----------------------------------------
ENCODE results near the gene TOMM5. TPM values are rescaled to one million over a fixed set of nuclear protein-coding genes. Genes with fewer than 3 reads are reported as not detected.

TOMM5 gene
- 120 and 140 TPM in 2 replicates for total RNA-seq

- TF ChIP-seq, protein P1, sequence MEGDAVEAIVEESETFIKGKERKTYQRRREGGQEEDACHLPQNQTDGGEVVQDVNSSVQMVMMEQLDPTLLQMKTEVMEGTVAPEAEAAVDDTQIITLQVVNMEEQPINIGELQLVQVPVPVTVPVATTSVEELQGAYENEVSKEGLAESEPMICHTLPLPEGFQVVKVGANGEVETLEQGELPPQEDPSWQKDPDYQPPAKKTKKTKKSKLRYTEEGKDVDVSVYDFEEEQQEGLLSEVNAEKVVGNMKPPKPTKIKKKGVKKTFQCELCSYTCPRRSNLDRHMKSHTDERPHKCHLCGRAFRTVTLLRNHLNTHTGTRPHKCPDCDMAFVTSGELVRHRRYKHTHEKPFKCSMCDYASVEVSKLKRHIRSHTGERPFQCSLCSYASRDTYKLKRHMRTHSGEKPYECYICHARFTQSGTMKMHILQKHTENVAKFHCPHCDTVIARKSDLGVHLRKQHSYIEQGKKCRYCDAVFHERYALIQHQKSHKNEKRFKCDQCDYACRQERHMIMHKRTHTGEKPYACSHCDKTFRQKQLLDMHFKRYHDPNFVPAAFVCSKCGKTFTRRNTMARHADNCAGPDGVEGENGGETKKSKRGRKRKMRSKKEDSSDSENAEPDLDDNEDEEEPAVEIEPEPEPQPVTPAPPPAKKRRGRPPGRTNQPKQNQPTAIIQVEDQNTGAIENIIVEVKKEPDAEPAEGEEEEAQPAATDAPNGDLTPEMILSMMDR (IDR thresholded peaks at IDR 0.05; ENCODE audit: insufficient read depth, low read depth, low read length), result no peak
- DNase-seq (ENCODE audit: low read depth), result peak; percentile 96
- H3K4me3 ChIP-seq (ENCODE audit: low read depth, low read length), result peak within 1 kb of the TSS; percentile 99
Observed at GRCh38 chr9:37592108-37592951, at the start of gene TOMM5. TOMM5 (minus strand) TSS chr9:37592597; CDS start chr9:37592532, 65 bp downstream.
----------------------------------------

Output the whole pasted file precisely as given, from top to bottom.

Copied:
ENCODE results near the gene TOMM5. TPM values are rescaled to one million over a fixed set of nuclear protein-coding genes. Genes with fewer than 3 reads are reported as not detected.

TOMM5 gene
- 120 and 140 TPM in 2 replicates for total RNA-seq

- TF ChIP-seq, protein P1, sequence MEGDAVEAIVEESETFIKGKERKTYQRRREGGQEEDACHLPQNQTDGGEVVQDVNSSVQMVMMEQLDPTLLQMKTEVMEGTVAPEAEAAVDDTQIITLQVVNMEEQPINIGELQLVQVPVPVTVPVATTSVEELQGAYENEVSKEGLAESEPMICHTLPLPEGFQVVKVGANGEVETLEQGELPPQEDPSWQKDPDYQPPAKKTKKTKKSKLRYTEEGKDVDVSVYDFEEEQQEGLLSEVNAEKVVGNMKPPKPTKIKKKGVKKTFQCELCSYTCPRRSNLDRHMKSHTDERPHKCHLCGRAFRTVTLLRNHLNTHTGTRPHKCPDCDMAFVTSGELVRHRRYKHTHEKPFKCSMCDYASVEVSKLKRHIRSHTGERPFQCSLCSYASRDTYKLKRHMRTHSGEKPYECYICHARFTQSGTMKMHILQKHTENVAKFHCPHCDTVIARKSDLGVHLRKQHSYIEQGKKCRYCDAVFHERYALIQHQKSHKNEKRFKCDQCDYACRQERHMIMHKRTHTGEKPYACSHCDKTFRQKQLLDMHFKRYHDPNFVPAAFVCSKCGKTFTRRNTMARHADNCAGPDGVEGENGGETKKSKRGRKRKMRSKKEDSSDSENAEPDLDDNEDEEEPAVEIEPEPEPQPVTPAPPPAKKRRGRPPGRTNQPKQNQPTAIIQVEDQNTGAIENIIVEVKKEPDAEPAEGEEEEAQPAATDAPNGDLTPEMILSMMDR (IDR thresholded peaks at IDR 0.05; ENCODE audit: insufficient read depth, low read depth, low read length), result no peak
- DNase-seq (ENCODE audit: low read depth), result peak; percentile 96
- H3K4me3 ChIP-seq (ENCODE audit: low read depth, low read length), result peak within 1 kb of the TSS; percentile 99
Observed at GRCh38 chr9:37592108-37592951, at the start of gene TOMM5. TOMM5 (minus strand) TSS chr9:37592597; CDS start chr9:37592532, 65 bp downstream.